It is safe to say that I am outrageously bad at all video games. Well, all except one: Nintendo’s Animal Crossing. I have been playing different iterations of the same video game for almost 12 years of my life, from Wild World to City Folk to New Leaf, to the latest version: New Horizons. The object of the game is simple, no matter the version, you live in a town and make friends. There are smaller goals, like catching butterflies, improving your town’s infrastructure, and collecting money for furniture, but the core of the game remains the same: developing friendship.
Each iteration of the game is full of characters who inexplicably love your character and treat you as a valued friend. They check in on you, give you gifts, and initiate long conversations. Looking back, this emphasis on friendship was crucial in my social development, which admittedly sounds silly, but being surrounded by characters who treated you like family and exhibited kindness in the most genuine form was very beneficial for a quiet 9-year-old. Having an albeit virtual community that treats players with respect and support helped subtly define what I wanted out of my relationships as I grew up. Later, in high school, after an updated version of the game was released, my friends and I would spend hours playing and visiting each other’s towns within the game. This set up mixed the predetermined friends that came with the game with my real friends. I never expected that the sense of belonging created through a video game would be as relevant now in my early 20s as it was in my childhood.
In March of 2020, the latest version of Animal Crossing came out in the form of New Horizons, with all of the crucial elements still intact, except for one. In other games, you were given a predetermined town, in New Horizons the player gets to independently create and develop their community by starting with a deserted island. This shift was a fundamental change in the mission of Animal Crossing, but it would prove to be wildly successful in the political moment.
At the same time that Animal Crossing New Horizons was released, I was evacuated off my campus in the middle of my junior year due to the COVID-19 outbreak, within a weekend, I had to give premature goodbyes to my friends and tearful goodbyes to the senior class, who I thought I would have a least a few more months with to spend time with. I dreaded going home and being isolated away from my friends, but then something unprecedented in the gaming world happened. In a time of quarantine and impending loneliness, Animal Crossing released a game contingent upon self-expression, community building, and friendship. Like no release before, Animal Crossing New Horizons allowed players to not only create their home and interact with their neighbors, but they created a robust multiplayer system that allowed several friends, in reality, to visit their friends virtually in a way never seen before in the game. Friends in the game could collaborate together, eat together, and talk with one another in a way that the outside world could not handle in the midst of the COVID-19 pandemic. All of a sudden I was Animal Crossing again with all of my friends and recreating scenes we missed from school. In a profound moment, I realized the significance of playing Animal Crossing with my college friends. While prior versions of the game encouraged me to define my friendships in the future, in New Horizons I got to play with those friends I so desired.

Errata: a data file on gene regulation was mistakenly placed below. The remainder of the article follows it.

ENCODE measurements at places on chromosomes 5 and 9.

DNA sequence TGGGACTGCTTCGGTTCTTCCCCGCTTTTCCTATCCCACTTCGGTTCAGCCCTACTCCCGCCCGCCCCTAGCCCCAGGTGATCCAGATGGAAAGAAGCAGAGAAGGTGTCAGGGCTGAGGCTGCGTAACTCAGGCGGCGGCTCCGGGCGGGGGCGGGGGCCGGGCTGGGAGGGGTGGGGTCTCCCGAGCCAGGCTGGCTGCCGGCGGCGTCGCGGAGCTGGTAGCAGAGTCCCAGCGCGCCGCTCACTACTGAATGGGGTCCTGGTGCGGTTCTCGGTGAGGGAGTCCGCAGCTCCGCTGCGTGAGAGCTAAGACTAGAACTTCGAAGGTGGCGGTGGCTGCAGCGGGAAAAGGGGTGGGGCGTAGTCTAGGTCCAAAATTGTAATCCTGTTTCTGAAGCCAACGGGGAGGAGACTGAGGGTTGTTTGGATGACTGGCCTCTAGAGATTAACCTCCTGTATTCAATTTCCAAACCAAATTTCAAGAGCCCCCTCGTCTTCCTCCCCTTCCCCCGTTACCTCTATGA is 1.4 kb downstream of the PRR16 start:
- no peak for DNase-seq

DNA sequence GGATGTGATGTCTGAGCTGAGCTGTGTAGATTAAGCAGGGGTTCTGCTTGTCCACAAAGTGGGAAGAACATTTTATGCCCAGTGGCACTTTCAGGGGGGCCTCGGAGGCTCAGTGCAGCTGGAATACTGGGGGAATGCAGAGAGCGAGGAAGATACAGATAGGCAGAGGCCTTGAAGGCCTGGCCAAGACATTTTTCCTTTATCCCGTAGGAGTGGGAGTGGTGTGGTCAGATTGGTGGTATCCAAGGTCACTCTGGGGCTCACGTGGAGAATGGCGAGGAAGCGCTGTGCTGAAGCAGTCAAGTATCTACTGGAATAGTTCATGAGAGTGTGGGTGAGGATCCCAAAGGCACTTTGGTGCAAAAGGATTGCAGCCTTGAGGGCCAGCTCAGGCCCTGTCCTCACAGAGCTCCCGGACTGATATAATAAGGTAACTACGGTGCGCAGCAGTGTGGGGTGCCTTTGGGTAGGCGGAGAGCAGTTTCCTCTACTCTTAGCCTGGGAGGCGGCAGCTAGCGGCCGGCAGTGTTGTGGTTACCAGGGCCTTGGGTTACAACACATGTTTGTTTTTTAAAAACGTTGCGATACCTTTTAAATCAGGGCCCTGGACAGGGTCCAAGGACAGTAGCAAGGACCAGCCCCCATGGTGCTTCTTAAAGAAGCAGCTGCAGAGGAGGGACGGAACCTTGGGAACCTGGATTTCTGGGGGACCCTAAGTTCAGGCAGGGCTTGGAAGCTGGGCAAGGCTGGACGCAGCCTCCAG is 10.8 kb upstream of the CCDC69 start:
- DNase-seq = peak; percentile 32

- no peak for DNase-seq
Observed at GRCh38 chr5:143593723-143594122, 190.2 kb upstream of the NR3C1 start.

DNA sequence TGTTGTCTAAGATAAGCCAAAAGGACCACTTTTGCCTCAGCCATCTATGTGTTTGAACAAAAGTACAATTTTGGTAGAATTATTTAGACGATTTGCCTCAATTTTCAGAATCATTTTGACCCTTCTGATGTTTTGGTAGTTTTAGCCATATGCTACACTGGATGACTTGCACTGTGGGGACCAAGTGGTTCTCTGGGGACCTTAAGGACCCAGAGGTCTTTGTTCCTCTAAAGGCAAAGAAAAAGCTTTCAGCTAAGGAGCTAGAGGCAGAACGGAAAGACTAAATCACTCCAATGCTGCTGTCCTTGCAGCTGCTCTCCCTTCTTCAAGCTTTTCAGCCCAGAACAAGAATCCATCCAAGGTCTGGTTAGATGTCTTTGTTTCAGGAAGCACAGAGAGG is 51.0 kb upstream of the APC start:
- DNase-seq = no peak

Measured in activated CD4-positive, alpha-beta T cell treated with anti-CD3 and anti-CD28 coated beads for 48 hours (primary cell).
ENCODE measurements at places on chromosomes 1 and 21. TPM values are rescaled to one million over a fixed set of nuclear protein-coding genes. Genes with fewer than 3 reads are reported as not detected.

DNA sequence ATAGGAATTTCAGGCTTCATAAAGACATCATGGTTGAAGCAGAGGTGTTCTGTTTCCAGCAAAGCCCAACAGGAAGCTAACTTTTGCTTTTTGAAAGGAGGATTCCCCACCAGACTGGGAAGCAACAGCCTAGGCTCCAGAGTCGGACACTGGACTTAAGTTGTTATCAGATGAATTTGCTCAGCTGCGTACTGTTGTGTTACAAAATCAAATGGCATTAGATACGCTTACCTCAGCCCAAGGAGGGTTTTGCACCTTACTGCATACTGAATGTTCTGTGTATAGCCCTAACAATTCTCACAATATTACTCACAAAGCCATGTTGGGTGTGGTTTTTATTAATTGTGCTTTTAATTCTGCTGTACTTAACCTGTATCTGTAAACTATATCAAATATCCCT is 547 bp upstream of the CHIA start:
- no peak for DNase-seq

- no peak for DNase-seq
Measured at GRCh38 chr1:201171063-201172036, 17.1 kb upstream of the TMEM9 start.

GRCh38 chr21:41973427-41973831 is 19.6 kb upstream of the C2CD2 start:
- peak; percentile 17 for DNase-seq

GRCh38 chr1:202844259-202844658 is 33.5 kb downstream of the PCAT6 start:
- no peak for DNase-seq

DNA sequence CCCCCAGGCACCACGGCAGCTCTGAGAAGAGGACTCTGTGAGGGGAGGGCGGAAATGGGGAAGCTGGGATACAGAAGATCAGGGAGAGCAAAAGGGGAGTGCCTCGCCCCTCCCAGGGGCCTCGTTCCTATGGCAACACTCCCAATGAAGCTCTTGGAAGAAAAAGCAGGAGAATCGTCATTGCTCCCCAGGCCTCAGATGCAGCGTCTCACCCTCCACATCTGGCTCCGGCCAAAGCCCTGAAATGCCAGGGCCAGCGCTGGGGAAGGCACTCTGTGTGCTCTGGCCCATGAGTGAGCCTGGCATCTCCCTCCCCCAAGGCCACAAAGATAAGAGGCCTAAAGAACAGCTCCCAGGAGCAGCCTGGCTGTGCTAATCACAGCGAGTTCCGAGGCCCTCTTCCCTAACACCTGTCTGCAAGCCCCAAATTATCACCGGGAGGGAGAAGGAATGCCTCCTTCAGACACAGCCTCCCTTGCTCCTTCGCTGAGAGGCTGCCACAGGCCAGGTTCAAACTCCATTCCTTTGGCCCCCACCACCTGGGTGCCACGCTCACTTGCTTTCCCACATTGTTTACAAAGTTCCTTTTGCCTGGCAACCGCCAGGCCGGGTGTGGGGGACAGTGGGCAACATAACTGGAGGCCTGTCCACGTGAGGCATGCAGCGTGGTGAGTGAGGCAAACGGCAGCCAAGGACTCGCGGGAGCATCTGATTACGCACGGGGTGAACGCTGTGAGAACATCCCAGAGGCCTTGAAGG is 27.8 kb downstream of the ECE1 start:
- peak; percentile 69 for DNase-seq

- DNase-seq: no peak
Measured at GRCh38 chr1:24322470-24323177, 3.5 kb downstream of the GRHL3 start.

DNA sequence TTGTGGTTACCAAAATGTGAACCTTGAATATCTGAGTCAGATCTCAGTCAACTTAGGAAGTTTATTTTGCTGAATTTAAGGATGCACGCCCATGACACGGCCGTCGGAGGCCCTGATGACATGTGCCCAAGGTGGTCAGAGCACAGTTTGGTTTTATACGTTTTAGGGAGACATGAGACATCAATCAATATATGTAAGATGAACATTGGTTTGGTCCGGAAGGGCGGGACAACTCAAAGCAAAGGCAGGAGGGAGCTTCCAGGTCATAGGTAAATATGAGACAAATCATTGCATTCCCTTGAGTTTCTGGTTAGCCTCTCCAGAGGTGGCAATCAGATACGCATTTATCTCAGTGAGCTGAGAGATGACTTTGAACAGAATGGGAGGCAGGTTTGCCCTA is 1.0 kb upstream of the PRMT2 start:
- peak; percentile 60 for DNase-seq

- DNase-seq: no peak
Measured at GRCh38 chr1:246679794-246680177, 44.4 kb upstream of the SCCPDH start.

Animal Crossing has been one of the only tangible activities I have carried from my childhood to adulthood, and I did so completely unexpectedly. While in the past Animal Crossing helped me create a standard of respect and friendship, in the COVID-19 pandemic it has instead allowed me to upkeep my relationships with others. At the end of the day, Animal Crossing is a relaxing game with absurd characters and simple pastimes, but at its heart, it is a game created to increase self-worth and soothe against loneliness.
Girl Museum Inc.